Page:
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Anti-aging, skin actives, cosmetics, botanicals, skin,

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https://www.readbyqxmd.com/read/27276911/enzymatic-synthesis-of-bioactive-compounds-with-high-potential-for-cosmeceutical-application
#1
REVIEW
Io Antonopoulou, Simona Varriale, Evangelos Topakas, Ulrika Rova, Paul Christakopoulos, Vincenza Faraco
Cosmeceuticals are cosmetic products containing biologically active ingredients purporting to offer a pharmaceutical therapeutic benefit. The active ingredients can be extracted and purified from natural sources (botanicals, herbal extracts, or animals) but can also be obtained biotechnologically by fermentation and cell cultures or by enzymatic synthesis and modification of natural compounds. A cosmeceutical ingredient should possess an attractive property such as anti-oxidant, anti-inflammatory, skin whitening, anti-aging, anti-wrinkling, or photoprotective activity, among others...
August 2016: Applied Microbiology and Biotechnology
https://www.readbyqxmd.com/read/24305429/honey-in-dermatology-and-skin-care-a-review
#2
REVIEW
Bruno Burlando, Laura Cornara
Honey is a bee-derived, supersaturated solution composed mainly of fructose and glucose, and containing proteins and amino acids, vitamins, enzymes, minerals, and other minor components. Historical records of honey skin uses date back to the earliest civilizations, showing that honey has been frequently used as a binder or vehicle, but also for its therapeutic virtues. Antimicrobial properties are pivotal in dermatological applications, owing to enzymatic H2 O2 release or the presence of active components, like methylglyoxal in manuka, while medical-grade honey is also available...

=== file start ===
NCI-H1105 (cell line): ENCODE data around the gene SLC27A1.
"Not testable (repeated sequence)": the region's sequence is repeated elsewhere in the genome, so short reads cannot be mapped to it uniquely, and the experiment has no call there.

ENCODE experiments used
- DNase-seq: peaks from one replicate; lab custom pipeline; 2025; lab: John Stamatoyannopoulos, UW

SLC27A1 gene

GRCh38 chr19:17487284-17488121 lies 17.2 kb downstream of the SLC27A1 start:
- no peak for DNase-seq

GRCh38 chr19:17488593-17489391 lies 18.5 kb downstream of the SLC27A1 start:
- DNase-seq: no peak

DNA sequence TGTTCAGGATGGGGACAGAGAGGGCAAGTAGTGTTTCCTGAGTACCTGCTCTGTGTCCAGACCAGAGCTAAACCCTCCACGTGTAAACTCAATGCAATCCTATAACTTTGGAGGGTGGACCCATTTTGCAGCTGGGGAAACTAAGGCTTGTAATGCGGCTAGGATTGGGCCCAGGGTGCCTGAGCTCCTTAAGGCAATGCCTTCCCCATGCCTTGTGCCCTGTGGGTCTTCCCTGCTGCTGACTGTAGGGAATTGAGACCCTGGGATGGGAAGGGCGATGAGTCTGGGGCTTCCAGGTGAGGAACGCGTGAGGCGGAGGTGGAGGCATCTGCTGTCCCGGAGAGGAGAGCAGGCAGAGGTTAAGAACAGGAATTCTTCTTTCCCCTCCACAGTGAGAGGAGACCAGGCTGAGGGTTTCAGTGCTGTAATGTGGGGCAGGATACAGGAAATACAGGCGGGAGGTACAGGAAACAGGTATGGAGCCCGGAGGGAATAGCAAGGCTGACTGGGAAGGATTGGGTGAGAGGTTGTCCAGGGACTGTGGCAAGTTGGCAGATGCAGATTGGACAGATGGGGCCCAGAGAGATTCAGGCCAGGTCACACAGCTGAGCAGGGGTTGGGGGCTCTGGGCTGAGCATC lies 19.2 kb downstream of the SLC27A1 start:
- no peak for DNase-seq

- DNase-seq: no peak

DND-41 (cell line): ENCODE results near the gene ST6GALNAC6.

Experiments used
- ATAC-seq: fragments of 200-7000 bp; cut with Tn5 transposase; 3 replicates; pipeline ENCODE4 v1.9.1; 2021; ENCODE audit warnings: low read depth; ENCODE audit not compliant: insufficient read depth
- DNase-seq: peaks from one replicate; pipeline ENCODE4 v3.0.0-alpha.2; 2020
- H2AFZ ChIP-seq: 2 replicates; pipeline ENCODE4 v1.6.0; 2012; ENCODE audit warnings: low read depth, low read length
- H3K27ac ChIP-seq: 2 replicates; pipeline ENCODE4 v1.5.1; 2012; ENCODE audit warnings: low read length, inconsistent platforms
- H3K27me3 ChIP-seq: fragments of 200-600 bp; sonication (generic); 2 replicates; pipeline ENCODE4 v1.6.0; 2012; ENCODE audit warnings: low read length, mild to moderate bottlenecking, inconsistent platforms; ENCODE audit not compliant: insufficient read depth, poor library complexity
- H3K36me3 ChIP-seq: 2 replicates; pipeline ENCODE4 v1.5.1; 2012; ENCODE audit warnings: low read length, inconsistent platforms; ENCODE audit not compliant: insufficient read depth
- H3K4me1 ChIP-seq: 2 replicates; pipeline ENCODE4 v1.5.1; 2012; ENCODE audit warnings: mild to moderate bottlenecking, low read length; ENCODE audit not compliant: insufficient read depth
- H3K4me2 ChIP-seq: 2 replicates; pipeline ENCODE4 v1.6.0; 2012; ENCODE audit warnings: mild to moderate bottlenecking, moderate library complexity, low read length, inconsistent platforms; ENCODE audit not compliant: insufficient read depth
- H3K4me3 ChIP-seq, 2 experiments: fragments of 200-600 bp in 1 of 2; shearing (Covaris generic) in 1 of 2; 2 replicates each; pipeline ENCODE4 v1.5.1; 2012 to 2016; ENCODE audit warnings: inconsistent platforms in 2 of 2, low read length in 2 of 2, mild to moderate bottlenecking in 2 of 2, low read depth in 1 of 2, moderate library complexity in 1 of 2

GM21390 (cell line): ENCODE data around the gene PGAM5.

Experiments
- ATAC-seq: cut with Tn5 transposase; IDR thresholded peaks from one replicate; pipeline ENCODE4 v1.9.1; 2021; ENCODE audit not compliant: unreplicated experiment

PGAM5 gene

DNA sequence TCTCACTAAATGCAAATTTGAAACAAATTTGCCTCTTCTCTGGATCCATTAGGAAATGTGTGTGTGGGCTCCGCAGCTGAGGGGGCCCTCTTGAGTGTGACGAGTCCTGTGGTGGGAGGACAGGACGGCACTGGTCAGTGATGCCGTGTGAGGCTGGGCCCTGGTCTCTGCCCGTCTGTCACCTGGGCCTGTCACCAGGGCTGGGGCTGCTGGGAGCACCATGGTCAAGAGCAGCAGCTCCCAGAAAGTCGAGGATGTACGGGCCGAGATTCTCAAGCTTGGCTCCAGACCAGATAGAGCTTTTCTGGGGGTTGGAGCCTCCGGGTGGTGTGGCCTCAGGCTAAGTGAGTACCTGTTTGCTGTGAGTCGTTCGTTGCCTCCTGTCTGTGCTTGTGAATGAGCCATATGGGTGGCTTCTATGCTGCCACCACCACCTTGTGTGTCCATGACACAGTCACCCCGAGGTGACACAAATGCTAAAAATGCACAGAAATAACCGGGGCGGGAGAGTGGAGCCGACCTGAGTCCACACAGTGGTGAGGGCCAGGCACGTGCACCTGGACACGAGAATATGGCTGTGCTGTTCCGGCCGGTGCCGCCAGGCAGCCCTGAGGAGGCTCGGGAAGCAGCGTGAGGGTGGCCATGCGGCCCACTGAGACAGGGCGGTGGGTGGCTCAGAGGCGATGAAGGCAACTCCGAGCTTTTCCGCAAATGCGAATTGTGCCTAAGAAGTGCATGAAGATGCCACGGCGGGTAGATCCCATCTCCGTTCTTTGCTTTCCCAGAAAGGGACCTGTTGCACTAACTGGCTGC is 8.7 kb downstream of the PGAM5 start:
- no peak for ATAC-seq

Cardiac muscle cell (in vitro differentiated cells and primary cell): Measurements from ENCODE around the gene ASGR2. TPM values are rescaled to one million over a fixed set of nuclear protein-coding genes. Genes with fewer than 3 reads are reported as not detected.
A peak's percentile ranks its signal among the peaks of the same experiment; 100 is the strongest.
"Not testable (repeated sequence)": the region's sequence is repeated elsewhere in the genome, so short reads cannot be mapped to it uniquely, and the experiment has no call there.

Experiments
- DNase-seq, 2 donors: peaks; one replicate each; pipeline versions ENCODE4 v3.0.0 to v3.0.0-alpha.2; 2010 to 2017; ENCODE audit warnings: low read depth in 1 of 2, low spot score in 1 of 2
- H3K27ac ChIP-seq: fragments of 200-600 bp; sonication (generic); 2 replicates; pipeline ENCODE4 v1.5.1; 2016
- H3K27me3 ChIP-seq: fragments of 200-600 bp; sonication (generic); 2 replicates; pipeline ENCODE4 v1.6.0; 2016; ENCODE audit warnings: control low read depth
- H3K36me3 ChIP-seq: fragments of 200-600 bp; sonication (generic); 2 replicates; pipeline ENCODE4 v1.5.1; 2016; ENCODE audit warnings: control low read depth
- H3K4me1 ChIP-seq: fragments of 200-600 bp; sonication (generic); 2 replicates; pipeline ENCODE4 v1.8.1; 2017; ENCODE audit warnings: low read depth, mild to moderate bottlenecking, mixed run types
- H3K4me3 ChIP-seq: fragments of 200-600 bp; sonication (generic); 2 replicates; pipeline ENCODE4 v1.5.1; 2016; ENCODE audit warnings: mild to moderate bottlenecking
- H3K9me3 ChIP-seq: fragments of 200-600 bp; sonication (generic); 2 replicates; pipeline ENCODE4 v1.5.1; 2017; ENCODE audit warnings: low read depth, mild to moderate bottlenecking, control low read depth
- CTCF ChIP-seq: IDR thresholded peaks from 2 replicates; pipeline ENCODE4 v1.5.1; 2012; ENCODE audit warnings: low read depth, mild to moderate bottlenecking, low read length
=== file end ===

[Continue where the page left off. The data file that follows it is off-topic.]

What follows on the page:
December 2013: Journal of Cosmetic Dermatology
https://www.readbyqxmd.com/read/19562883/-natural-ingredients-in-cosmetic-dermatology
#3
Leslie Baumann, Heather Woolery-Lloyd, Adam Friedman
Recently, both clinical and bench research has begun to provide scientific validation for the use of certain botanical ingredients. Related findings regarding proposed biological mechanisms of action have translated into clinical practice. Botanical compounds for which dermatologic and cosmetic applications have emerged include: olive oil, chamomile, colloidal oatmeal, oat kernal extract, feverfew, acai berry, coffee berry, curcumin, green tea, pomegranate, licorice, paper mulberry, arbutin, and soy. Many of these botanical sources offer biologically active components that require further in vitro and in vivo investigation in order for us to properly educate ourselves, and our patients, regarding over-the-counter products based on these ingredients...
June 2009: Journal of Drugs in Dermatology: JDD
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